As these lists demonstrate, there is very little that a finder may do without becoming a broker-dealer required to register. No factor alone will determine whether a finder should register as a broker-dealer; all existing factors are considered together in making such a determination. Nevertheless, some factors may carry more weight than others. One of the factors that appears to draw attention from the SEC is the existence of transaction-based compensation, which often signals that the individual is more involved in the transaction than simply making introductions. In connection with its recent orders discussed above, the SEC stated that “the federal securities laws require that an individual who solicits investments in return for transaction-based compensation be registered as a broker.” One court stated, “[transaction-based compensation] is the hallmark of a salesman.”4 Yet, the court rejected the notion that transaction-based compensation alone can trigger broker-dealer registration.5 The reason for the SEC’s concern appears to be that the existence of transaction-based compensation creates a heightened incentive to engage in sales efforts, and the securities laws aim to regulate those who engage in selling securities.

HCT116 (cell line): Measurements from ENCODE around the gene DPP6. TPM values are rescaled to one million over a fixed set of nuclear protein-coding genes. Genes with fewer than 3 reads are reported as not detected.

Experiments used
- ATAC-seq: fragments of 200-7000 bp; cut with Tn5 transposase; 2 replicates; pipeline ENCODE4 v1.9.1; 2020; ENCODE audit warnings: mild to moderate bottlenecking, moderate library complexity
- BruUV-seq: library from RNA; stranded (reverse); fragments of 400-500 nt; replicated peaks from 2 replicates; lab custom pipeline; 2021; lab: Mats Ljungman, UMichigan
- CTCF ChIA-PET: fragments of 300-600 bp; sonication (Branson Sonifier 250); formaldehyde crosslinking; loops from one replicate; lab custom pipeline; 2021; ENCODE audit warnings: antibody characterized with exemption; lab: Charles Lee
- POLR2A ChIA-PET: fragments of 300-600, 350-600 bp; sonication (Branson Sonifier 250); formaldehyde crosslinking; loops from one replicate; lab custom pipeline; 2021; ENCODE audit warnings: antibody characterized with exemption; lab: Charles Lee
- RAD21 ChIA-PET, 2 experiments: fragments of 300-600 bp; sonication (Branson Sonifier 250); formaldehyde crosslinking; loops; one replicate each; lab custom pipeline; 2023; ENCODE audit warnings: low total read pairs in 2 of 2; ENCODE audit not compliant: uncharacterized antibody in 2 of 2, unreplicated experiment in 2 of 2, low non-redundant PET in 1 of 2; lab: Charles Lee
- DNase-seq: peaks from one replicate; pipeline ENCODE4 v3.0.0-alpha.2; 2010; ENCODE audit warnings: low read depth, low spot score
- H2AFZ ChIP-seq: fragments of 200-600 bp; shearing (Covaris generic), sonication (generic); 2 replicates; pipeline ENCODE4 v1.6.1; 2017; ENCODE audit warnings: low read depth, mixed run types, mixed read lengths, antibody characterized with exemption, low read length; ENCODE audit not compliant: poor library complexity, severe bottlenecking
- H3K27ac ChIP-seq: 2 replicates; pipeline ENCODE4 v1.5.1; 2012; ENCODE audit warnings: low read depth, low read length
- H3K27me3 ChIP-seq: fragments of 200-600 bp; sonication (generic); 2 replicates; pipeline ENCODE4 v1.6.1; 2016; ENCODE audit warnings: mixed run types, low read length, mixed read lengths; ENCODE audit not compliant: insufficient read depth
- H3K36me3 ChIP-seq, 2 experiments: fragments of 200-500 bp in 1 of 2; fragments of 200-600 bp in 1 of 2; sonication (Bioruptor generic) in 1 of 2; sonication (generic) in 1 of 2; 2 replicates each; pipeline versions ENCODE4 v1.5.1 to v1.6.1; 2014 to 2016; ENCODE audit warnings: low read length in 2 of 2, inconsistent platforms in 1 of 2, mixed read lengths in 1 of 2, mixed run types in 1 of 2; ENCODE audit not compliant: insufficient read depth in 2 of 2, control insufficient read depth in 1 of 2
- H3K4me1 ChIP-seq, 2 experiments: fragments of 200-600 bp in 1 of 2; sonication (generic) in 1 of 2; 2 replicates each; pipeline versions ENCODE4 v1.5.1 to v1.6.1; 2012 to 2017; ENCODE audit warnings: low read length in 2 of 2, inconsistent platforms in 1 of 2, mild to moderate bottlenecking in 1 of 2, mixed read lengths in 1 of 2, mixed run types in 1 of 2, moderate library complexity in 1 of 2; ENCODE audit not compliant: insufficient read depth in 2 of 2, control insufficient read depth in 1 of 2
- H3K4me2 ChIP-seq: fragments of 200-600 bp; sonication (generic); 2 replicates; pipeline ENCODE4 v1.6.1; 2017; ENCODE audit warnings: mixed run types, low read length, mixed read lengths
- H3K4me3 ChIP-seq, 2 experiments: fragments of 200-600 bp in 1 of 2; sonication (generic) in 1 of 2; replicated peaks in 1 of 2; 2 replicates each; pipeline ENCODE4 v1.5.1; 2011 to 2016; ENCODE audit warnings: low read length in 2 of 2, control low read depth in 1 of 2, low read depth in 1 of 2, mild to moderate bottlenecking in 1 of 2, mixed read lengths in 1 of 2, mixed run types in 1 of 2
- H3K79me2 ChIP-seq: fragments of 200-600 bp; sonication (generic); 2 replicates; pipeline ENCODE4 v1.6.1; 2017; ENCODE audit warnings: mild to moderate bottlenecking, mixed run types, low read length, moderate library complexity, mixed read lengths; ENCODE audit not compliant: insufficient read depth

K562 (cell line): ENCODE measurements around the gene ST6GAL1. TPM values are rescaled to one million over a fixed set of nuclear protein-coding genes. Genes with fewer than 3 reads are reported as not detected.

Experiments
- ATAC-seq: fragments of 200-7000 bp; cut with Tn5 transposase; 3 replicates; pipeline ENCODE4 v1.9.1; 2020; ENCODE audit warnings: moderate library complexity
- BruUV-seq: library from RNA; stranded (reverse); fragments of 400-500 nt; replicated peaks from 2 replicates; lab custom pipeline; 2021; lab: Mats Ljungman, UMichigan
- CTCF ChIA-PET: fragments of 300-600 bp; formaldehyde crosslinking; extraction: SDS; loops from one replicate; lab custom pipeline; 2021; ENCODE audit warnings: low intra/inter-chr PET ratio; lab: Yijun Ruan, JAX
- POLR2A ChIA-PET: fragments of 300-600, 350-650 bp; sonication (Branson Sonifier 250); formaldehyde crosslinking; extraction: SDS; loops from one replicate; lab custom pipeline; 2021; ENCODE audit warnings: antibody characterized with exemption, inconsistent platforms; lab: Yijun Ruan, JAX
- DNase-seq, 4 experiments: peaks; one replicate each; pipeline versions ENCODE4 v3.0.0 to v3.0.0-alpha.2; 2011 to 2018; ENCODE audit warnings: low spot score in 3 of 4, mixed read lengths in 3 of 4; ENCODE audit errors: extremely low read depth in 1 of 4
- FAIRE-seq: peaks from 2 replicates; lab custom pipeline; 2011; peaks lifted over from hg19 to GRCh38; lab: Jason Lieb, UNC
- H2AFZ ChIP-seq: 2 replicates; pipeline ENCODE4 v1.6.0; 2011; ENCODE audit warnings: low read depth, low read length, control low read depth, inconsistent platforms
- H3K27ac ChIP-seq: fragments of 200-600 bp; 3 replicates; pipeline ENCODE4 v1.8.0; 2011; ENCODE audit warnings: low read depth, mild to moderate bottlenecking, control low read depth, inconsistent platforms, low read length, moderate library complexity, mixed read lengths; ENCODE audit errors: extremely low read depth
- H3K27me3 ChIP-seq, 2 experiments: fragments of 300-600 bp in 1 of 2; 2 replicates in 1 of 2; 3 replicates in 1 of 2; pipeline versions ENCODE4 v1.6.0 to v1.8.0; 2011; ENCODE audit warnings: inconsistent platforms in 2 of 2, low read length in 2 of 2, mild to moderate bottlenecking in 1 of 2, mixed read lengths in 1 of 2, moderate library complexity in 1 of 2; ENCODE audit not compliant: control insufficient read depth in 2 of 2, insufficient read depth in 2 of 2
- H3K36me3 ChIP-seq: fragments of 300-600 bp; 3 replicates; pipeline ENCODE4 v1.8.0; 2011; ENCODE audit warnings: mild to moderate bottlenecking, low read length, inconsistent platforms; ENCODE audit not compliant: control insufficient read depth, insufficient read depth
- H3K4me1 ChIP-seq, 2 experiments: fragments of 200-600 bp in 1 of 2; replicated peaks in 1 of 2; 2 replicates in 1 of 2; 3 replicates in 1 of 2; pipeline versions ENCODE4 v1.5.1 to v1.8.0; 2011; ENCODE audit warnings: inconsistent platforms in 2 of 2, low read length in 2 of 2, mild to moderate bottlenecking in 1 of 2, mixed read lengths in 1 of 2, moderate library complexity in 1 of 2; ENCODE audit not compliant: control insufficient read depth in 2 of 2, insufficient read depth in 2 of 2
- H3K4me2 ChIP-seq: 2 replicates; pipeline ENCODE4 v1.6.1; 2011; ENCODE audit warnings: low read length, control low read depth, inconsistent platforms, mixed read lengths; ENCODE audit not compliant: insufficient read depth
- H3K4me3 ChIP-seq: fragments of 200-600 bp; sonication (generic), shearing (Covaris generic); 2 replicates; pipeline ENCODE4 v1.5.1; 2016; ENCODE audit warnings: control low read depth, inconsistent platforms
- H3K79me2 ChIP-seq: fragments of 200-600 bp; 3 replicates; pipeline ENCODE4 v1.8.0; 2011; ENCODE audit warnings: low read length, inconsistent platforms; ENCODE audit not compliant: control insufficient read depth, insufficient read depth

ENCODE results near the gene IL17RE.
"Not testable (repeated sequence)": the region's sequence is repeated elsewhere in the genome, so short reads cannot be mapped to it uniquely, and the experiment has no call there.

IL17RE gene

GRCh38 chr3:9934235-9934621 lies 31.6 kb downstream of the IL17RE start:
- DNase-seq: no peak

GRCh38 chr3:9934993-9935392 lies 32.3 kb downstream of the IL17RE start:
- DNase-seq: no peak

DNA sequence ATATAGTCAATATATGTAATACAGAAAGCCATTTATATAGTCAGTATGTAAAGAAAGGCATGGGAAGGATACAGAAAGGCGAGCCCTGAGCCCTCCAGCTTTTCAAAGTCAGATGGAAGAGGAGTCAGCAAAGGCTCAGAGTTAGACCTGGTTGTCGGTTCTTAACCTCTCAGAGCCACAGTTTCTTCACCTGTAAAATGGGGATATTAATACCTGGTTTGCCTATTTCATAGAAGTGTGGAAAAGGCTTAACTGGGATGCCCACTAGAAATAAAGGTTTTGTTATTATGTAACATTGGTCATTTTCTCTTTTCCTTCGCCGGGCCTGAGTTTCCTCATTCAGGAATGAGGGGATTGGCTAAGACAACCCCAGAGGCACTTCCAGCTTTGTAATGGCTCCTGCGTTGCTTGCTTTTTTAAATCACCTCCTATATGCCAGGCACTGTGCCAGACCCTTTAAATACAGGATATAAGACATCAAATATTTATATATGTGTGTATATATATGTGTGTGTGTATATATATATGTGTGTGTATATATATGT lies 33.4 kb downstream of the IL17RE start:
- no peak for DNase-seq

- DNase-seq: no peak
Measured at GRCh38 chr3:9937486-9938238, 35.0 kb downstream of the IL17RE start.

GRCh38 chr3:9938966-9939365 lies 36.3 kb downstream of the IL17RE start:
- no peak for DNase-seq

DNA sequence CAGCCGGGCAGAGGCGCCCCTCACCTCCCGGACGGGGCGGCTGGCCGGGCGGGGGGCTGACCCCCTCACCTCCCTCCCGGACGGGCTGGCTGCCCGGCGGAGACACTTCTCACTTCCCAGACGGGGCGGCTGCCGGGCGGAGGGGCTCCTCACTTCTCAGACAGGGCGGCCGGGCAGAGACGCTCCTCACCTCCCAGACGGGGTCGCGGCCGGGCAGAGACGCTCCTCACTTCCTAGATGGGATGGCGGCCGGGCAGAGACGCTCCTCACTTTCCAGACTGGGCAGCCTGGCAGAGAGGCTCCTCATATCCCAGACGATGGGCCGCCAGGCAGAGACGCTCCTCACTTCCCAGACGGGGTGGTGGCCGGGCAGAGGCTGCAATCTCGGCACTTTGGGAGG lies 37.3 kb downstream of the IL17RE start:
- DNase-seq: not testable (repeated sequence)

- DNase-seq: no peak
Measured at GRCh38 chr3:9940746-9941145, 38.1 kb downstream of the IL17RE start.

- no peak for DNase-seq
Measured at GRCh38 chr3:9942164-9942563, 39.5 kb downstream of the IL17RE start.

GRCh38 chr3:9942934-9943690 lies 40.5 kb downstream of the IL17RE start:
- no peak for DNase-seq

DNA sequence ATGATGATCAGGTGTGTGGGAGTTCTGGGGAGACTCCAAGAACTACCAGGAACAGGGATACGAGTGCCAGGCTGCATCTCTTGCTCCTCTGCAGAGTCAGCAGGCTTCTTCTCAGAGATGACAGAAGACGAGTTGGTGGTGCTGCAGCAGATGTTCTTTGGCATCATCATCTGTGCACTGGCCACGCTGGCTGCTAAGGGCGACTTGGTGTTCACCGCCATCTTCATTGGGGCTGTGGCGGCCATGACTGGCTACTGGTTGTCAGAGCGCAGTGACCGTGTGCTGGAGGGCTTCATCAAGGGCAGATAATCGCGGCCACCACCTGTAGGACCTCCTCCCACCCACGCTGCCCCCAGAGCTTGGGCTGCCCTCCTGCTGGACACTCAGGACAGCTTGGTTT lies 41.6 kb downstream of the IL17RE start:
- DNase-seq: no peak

Conclusion

A determination of whether or not an intermediary is acting as a finder or a broker-dealer is a very fact- specific analysis and can often times be very complex, as demonstrated in the Ranieri Partners case. Unfortunately for unwary entrepreneurs, company executives and equity fund sponsors, frequently a third party assisting with capital raising activity will be a broker-dealer, not a finder, and therefore should not be engaged unless properly registered.